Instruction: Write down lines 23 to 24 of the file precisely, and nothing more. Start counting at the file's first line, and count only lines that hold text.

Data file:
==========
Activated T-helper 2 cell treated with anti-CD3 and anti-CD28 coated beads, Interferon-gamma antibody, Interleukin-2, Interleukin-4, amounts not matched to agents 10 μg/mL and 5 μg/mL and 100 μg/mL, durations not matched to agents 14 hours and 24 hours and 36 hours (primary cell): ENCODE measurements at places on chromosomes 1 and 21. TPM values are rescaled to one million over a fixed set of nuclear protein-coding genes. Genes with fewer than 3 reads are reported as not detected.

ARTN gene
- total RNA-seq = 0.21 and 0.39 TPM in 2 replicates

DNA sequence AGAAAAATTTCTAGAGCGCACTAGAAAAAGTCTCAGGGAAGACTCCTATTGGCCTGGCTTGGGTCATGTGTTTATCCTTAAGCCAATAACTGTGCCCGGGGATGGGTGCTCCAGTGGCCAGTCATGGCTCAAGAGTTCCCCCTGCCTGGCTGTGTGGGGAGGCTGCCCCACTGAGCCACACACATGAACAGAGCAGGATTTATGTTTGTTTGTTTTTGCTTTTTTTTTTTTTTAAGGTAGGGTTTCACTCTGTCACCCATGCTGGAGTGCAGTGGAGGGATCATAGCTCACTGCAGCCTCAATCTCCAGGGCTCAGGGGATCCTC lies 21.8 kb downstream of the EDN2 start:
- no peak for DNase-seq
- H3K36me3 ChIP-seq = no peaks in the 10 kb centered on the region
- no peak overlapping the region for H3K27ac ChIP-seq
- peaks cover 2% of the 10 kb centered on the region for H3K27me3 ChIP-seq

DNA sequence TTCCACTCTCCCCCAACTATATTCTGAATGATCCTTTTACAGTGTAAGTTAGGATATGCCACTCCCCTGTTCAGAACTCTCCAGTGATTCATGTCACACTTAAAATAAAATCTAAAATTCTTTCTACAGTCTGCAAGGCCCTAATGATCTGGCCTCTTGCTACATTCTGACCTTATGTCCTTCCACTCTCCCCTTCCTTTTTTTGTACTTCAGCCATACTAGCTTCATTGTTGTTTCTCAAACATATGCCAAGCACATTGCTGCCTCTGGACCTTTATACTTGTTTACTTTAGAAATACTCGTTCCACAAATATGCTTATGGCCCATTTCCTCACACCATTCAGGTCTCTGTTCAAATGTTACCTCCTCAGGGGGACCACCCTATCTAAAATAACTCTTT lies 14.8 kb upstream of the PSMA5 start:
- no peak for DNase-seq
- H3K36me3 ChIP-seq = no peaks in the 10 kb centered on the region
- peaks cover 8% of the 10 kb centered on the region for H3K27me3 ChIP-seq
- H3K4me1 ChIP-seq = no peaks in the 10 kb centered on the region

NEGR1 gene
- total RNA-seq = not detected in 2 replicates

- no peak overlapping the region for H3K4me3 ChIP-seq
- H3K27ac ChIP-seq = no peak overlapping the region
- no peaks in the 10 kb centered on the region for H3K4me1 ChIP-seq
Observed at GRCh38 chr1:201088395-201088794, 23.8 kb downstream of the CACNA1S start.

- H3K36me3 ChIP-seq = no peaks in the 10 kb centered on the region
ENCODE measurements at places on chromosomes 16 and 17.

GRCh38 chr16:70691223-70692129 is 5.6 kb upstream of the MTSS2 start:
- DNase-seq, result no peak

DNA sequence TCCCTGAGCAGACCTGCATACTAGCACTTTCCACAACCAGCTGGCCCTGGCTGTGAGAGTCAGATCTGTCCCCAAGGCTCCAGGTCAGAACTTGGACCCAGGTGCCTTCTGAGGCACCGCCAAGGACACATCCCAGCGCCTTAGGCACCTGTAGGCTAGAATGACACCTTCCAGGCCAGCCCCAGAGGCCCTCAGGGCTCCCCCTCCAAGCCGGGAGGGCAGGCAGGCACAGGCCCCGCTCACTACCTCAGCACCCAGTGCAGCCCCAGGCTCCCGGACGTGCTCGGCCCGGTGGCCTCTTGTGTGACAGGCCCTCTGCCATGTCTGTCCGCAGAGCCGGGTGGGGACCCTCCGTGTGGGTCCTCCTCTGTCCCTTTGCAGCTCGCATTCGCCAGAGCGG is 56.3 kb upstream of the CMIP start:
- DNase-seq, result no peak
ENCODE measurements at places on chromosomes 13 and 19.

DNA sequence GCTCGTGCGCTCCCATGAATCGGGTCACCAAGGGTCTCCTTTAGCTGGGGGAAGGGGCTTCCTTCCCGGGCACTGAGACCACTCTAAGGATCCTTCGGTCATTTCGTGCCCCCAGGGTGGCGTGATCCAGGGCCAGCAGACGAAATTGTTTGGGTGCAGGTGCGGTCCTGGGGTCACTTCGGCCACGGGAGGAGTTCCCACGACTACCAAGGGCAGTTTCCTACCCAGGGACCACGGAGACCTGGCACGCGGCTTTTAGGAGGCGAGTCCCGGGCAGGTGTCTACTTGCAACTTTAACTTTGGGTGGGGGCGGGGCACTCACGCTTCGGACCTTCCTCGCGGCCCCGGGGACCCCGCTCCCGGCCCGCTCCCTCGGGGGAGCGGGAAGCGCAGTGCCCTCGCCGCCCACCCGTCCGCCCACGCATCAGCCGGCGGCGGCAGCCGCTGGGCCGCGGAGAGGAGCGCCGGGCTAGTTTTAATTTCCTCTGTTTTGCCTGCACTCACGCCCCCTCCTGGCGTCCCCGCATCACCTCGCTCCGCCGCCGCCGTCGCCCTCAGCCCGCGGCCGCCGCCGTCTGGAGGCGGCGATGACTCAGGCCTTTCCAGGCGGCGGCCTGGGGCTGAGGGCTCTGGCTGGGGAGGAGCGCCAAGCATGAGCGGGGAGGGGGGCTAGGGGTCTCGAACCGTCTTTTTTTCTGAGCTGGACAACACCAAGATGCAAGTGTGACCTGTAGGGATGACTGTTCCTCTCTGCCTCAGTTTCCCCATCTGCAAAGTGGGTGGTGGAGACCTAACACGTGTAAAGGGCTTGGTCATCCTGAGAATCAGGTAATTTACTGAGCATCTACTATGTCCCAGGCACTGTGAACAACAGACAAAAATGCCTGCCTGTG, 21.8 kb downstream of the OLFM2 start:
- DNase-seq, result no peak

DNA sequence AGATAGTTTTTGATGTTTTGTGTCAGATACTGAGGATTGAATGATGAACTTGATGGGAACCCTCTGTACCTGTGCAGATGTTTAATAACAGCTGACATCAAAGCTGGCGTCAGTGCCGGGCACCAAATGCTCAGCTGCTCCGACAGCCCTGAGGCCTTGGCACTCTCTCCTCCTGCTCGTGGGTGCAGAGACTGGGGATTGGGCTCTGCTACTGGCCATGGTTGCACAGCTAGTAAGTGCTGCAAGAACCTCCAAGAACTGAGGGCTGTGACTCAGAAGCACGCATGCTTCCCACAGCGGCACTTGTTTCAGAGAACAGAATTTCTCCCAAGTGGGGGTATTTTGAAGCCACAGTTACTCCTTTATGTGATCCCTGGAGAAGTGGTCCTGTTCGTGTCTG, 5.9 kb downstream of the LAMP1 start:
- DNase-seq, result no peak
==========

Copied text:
- DNase-seq, result no peak

DNA sequence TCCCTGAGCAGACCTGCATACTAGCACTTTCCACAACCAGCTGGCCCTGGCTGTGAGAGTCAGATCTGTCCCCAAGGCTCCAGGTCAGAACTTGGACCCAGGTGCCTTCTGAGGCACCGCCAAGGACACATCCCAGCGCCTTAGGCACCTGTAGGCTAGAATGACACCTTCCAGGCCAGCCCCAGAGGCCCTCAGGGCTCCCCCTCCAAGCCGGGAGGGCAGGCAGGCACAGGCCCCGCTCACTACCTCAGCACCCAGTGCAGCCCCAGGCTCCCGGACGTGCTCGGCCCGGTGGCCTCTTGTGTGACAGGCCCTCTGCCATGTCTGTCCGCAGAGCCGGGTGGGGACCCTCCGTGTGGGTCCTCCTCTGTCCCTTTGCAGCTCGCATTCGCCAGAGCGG is 56.3 kb upstream of the CMIP start: